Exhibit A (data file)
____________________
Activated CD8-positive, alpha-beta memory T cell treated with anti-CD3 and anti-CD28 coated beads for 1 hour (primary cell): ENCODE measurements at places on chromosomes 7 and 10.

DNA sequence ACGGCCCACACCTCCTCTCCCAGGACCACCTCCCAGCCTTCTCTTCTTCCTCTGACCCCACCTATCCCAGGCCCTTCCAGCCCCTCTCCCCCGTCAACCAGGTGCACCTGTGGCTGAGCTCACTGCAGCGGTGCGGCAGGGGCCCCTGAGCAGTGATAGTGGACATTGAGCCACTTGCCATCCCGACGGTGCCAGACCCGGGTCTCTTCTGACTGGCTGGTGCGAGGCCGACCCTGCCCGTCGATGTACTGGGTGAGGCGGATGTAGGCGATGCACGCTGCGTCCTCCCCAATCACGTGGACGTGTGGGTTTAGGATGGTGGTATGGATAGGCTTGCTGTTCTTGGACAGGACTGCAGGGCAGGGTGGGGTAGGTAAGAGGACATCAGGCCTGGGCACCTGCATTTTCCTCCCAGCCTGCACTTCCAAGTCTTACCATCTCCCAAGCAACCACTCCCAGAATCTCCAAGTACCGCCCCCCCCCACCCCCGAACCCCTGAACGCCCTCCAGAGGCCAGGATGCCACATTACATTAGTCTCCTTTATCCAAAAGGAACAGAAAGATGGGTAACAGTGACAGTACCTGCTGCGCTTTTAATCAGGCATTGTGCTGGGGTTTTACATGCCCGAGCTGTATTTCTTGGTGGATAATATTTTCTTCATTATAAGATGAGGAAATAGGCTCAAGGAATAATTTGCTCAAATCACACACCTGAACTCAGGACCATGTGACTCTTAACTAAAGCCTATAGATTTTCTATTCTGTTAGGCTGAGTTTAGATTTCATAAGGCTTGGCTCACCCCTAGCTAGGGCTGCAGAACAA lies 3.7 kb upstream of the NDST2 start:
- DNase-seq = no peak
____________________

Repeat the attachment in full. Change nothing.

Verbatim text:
Activated CD8-positive, alpha-beta memory T cell treated with anti-CD3 and anti-CD28 coated beads for 1 hour (primary cell): ENCODE measurements at places on chromosomes 7 and 10.

DNA sequence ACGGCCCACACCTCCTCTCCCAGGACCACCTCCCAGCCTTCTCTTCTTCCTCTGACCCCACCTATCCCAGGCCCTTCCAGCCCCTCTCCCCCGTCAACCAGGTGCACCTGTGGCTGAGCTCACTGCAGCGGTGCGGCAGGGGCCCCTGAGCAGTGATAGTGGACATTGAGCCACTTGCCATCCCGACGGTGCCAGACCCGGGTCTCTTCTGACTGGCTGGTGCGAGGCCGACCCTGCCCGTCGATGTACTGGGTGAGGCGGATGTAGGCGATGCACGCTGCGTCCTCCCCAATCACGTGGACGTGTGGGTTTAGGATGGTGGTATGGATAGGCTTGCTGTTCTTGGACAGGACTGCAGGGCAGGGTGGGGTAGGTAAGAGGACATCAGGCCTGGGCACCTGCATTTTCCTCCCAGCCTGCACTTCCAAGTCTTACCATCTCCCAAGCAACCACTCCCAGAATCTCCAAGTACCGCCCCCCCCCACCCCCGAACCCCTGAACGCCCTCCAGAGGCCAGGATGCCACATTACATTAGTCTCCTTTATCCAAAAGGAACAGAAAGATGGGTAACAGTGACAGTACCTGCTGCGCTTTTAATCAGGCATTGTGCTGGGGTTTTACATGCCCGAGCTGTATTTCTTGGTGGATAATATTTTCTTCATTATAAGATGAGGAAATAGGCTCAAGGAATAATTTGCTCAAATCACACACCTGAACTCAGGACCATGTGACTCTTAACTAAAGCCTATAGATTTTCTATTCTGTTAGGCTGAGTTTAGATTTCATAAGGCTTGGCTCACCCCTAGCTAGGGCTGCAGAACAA lies 3.7 kb upstream of the NDST2 start:
- DNase-seq = no peak